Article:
Southern Louisiana is also a leader in the production of sugar cane, rice and other crops, thus creating considerable quantities of agricultural by-products. Examples of such by-products are bagasse, rice hulls, corn husks, and cotton gin waste. As is the case of the industrial waste just described, the prevailing method of disposal is stockpiling. Many of these stockpiles are unmanaged and also represent a source of surface water pollution. When appreciable quantities of runoff from these agricultural by-products are left to enter lakes, streams, and other bodies of water, the biochemical oxygen demand (BOD) on the aquaculture can result in the loss of valuable plant and animal resources. Despite these hazards, such materials, when processed properly, can greatly benefit the environment when used in combination with other chemicals.

A third by-product produced in large quantities, in nearly all communities, is municipal waste water treatment residue. During the process of water and waste water treatment, there is usually an alkaline residue created as a result of the filtration process. This is referred to in the industry as waste sludge or "bio-solids" and often comprises the used filter cakes formed on the treatment filters during filtration. In many cases, these bio-solids require costly methods of disposal, such as through landfills and incineration. What is needed is a way of combining all of the above-described waste materials into a safe and usable product that can actually enhance the environment, rather than damage it through inadequate methods of disposal.

SUMMARY OF THE INVENTION

It is therefore an object of this invention to provide a process which results in the economic and environmentally safe disposal of industrial, agricultural, and municipal waste products.

It is also an object of the present invention to provide an alternative use for phosphogypsum.

Another object of the present invention is to provide an environmentally safe and useful product which is created from the mixture and treatment of such waste products.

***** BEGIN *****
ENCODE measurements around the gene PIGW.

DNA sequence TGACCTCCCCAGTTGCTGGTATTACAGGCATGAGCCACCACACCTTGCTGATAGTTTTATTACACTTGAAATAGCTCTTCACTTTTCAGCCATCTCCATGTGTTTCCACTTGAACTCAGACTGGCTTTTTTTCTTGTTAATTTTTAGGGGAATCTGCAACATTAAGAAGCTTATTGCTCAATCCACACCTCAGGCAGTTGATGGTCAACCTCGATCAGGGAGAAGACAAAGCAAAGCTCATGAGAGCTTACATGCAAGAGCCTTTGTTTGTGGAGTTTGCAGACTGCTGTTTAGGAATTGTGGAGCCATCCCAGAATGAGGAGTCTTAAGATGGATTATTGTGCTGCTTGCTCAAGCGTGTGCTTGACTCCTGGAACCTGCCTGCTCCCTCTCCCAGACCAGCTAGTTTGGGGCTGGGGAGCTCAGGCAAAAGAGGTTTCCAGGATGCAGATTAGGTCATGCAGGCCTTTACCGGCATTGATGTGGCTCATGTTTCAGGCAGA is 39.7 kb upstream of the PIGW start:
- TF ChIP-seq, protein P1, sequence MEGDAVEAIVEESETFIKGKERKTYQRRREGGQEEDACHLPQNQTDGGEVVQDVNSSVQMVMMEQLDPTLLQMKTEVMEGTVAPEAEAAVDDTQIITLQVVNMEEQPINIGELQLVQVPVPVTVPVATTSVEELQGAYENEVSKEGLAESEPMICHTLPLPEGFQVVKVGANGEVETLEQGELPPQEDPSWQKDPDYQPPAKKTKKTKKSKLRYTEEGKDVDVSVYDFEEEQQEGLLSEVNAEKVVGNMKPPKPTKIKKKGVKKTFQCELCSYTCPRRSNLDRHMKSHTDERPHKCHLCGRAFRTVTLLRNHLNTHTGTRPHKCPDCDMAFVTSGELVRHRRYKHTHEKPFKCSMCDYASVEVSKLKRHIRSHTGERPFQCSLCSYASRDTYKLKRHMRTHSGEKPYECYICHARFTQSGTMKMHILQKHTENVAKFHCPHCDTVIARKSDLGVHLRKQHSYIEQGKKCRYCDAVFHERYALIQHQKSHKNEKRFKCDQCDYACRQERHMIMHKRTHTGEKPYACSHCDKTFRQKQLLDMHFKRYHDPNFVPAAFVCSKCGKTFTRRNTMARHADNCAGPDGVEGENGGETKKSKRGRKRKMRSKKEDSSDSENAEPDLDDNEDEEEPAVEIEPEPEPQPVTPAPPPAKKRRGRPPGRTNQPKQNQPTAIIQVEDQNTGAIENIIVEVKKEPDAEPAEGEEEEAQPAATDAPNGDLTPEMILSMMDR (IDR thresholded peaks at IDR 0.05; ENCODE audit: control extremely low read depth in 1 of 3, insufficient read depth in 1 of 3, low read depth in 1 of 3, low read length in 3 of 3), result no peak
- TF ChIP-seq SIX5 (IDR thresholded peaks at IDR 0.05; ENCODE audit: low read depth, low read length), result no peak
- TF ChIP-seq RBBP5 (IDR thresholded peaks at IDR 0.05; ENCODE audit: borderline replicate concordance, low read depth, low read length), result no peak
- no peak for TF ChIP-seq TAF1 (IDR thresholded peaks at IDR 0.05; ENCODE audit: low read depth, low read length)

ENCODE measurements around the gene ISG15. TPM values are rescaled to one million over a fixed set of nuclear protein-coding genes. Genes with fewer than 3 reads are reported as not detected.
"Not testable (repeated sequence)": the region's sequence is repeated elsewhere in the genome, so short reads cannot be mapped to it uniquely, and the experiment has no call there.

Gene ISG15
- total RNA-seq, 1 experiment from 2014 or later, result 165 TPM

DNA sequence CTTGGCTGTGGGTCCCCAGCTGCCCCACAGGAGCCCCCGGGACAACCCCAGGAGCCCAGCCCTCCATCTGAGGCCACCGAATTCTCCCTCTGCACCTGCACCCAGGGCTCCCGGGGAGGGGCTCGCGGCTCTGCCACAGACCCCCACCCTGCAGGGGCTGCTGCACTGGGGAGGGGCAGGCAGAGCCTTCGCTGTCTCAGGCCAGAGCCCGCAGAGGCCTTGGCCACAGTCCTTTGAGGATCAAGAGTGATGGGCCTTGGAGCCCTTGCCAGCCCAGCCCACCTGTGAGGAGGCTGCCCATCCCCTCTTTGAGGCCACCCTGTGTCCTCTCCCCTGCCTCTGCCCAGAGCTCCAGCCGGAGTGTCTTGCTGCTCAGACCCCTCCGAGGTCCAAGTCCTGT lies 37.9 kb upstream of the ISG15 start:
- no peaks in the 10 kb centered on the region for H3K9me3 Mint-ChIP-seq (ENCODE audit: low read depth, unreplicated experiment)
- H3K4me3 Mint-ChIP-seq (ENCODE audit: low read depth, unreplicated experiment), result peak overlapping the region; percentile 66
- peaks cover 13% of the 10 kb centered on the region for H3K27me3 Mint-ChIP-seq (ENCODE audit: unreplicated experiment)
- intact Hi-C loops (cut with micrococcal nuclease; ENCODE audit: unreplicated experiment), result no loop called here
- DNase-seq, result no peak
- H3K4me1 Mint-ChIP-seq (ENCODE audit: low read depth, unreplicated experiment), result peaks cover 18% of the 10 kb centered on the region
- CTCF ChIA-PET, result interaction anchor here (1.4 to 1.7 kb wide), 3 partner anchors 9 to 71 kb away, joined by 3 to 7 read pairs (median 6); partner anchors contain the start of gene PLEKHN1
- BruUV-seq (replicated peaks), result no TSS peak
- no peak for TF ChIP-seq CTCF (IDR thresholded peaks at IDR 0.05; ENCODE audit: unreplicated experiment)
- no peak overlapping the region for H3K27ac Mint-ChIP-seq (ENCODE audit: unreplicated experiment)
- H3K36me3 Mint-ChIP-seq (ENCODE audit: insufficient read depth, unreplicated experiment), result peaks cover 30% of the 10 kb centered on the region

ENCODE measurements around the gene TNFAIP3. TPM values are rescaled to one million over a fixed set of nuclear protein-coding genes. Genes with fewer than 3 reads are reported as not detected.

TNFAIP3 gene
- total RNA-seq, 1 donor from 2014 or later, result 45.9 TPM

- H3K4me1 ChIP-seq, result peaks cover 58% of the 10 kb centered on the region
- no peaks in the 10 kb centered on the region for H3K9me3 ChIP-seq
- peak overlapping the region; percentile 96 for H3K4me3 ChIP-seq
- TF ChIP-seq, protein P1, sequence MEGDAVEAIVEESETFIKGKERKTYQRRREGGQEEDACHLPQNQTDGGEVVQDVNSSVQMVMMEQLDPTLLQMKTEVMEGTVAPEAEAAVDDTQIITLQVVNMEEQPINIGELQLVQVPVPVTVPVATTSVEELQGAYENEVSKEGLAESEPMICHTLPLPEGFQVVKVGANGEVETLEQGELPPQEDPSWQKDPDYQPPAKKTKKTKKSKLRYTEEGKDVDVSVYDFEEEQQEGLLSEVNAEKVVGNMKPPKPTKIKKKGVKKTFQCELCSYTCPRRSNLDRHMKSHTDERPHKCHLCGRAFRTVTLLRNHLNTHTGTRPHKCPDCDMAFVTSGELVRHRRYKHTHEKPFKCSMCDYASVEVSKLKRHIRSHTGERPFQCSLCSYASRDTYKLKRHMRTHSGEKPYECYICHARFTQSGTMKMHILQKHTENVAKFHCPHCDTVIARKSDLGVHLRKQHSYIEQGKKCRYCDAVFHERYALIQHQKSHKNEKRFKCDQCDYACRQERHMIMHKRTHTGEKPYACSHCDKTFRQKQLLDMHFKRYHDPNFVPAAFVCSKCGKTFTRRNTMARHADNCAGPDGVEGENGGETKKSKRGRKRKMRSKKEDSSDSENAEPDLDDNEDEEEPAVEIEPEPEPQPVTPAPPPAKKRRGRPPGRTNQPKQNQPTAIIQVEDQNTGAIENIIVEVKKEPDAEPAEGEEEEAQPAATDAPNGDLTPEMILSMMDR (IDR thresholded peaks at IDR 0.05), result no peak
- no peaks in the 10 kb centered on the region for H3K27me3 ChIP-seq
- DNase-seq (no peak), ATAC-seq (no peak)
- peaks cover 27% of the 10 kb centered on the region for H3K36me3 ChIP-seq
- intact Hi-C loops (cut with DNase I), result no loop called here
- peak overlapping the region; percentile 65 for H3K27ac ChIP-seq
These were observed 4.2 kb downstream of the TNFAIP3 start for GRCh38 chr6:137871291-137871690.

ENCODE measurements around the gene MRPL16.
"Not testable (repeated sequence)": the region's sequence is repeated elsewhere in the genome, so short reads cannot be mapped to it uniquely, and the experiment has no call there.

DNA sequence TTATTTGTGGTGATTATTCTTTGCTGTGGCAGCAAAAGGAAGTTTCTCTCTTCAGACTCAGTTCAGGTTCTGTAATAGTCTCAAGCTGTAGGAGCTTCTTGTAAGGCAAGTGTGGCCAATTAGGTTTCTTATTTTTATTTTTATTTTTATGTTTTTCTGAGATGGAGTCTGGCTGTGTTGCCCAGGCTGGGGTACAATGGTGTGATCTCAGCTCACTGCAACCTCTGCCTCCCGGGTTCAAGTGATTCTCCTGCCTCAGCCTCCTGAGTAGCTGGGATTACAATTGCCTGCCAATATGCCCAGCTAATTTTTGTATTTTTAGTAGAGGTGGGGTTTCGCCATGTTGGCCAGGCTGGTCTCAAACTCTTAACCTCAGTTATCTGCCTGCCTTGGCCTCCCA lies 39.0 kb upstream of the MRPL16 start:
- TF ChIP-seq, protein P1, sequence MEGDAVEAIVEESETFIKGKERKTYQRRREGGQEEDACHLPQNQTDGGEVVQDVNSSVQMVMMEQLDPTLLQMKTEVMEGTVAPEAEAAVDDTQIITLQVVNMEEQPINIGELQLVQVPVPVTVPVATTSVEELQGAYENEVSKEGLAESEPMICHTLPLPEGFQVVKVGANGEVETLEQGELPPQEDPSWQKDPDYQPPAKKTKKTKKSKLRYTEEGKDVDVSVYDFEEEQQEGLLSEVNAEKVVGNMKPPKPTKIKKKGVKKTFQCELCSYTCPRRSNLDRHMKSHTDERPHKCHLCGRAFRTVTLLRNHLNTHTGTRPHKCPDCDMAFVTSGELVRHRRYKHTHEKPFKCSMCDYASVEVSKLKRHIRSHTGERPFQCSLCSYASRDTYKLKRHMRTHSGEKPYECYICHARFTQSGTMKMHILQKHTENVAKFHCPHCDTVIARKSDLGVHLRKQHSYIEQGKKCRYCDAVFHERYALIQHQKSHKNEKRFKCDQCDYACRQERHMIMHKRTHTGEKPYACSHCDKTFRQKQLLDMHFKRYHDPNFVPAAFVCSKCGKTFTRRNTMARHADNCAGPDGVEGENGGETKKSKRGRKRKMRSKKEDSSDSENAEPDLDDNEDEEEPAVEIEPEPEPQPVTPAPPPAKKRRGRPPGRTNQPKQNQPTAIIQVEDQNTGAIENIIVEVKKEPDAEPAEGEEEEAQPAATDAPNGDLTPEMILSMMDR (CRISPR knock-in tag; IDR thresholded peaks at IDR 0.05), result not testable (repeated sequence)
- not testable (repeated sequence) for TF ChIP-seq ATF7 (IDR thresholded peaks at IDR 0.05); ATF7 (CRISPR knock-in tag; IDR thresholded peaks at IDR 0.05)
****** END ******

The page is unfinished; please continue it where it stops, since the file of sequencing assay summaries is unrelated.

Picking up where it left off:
Yet another object of the present invention is to provide a soil conditioner for commercial agricultural use, home gardening, and landscaping.

These and other objects and advantages of the present invention will no doubt become apparent to those skilled in the art after having read the following description of the preferred embodiment.

Therefore, a method for producing a soil enhancing compound is provided, comprising the steps of mechanically mixing a portion of composted agricultural waste consisting essentially of plant by-products, with a portion of bio-solid waste consisting essentially of sludge from waste water treatment, to form an organic compost mixture, and mechanically mixing with said organic compost mixture, a portion of industrial waste consisting essentially of calcium sulfate and phosphorous to form a final soil enhancing mixture; wherein a gelatinous, nutrient-containing substance is formed within said soil enhancing mixture by the interaction of said composted agricultural waste and said industrial waste. Alternatively, the agricultural waste can be used alone with the industrial waste to produce substantially the same results. Either the agricultural waste, the bio-solids or the industrial waste may be acidic or alkaline, as long as the final soil enhancing mixture has a pH of between 6.0 and 7.5. In the case of an overly acidic compound, alkaline substances such as time can be added to reach the desired pH. If the radioactivity of the industrial waste (prior to mixing) exceeds permissible levels, the proportions of the other components in the final compound can simply be increased to dilute the radioactivity of the soil enhancing compound to acceptable levels.

BRIEF DESCRIPTION OF THE DRAWING

FIG. 1 is a flow diagram depicting the process of making and using the soil enhancing compound of the present invention.